The White House promotes its tax-reform push by saying, "President Trump is giving small businesses a boost." But as competing proposals work their way through Congress, opinion among small-business owners is split: Republicans agree with the president, while Democrats could not disagree more.
For those small-business owners who identify as Republicans or who lean toward the GOP, tax reform couldn't come soon enough. A huge majority (85 percent) supports the passage of the tax reform.
These data come from the newest CNBC/SurveyMonkey Small Business Survey, conducted Nov. 20–Dec. 4 among 2,043 small-business owners.
When asked to describe their reactions to the proposed tax reform bill, Republican small-business owners are most likely to say: "Finally!"
In their own words, tax reform is "overdue," and "it's about time" that politicians in Washington got it done. They are "hopeful" about its effects and largely positive in expressing their reactions.
Out of 886 Republican small-business owners surveyed, just one suggested that tax reform would be "bad for small businesses." Five others expected it to "help small business," with one explaining, "It is about time politicians paid attention to the small-business person. The eight years of Obama were oppressive!"
Few Republicans express negative sentiments about the tax reform proposal. Those who do tend to be more measured in their criticism, saying the proposals are "insufficient" or that they "could be better," but that "something is better than nothing!"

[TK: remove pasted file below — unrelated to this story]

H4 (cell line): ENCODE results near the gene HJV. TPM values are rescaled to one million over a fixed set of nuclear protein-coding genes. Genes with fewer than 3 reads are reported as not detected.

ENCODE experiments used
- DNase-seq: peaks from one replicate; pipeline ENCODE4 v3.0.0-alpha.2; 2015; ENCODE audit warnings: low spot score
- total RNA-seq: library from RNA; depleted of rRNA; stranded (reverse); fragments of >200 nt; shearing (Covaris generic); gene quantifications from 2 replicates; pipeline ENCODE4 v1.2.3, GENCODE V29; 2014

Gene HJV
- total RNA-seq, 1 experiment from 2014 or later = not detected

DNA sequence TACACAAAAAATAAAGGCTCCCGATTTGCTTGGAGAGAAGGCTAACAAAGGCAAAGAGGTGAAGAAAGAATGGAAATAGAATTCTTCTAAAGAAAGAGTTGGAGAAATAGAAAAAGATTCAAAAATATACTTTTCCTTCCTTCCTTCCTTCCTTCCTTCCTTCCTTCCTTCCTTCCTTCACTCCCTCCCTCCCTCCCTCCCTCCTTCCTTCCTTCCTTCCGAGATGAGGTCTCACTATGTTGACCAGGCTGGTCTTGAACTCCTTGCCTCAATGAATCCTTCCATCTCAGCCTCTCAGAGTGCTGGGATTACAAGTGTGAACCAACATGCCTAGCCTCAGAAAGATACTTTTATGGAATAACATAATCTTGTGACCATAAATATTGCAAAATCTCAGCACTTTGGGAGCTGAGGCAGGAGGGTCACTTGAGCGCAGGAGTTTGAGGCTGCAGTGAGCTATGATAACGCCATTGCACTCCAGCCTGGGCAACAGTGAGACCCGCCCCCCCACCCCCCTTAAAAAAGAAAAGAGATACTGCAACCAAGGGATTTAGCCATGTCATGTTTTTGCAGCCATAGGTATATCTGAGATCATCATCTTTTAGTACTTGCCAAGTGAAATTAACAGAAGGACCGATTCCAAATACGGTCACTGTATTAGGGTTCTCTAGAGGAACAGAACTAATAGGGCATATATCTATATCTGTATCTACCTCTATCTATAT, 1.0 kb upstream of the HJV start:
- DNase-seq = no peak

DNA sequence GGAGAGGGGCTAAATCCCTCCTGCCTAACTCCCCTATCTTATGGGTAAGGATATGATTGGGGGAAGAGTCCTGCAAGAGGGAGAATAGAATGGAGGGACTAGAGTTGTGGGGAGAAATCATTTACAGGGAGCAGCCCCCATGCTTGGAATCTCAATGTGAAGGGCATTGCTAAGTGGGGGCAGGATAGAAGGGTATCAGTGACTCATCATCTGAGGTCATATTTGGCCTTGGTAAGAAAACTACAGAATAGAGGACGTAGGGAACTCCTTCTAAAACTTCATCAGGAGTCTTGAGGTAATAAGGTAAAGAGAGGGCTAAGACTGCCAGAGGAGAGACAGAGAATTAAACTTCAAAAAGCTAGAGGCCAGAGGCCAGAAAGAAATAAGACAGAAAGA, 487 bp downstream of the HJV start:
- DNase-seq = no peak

Democratic-siding small-business owners take a harder line. Eight in 10 (80 percent) oppose the tax reform proposals, and they do not mince words when asked about their thoughts. "Unfair" is the most frequently mentioned single-word response, but "rich" and "wealthy" come up frequently in longer responses, as in, "It's not a reform, it's a tax cut for the wealthy."
These twin responses of unfairness and bias towards the well-off summarize a large proportion of reactions among Democratic small-business owners. On one hand, the tax reform proposals are seen as a "scam," a "sham" or as "Republican tricks."
Several note that "trickle down hasn't worked anywhere."
On the other hand, many of these small-business owners focus on the differential effects these proposals will have, with benefits going to the wealthy rather than the less-well-off. They worry about "inequality" and frequently note that the "rich get richer."
One small-business owner's response sums up this general antipathy toward tax reform from a more personal perspective, saying, "The middle class and small-business owners get screwed." Just one other Democratic small-business owner (out of 760) mentions "small business" in his response, saying it is "bad for small business."
Among the 363 small-business owners who lean to neither party, no single opinion wins out: "bad," "good," "needed" and "greed" all appear in the top five most frequently mentioned one-word responses, along with "unfair."
The only response from an independent small-business owner that mentioned small business is a negative one: "If and when it passes, that is the question. Very tired of hearing what it will or will not do, but I see no clear evidence it will ever pass. This is disastrous to small businesses, since it creates uncertainty."
As Republicans are hoping to vote on the proposals before the end of the year, that uncertainty won't last for long.
—By Jon Cohen, Chief Research Officer, and Laura Wronski, Research Scientist at SurveyMonkey
The CNBC/SurveyMonkey Small Business Survey is conducted quarterly using SurveyMonkey's online platform and based on its survey methodology.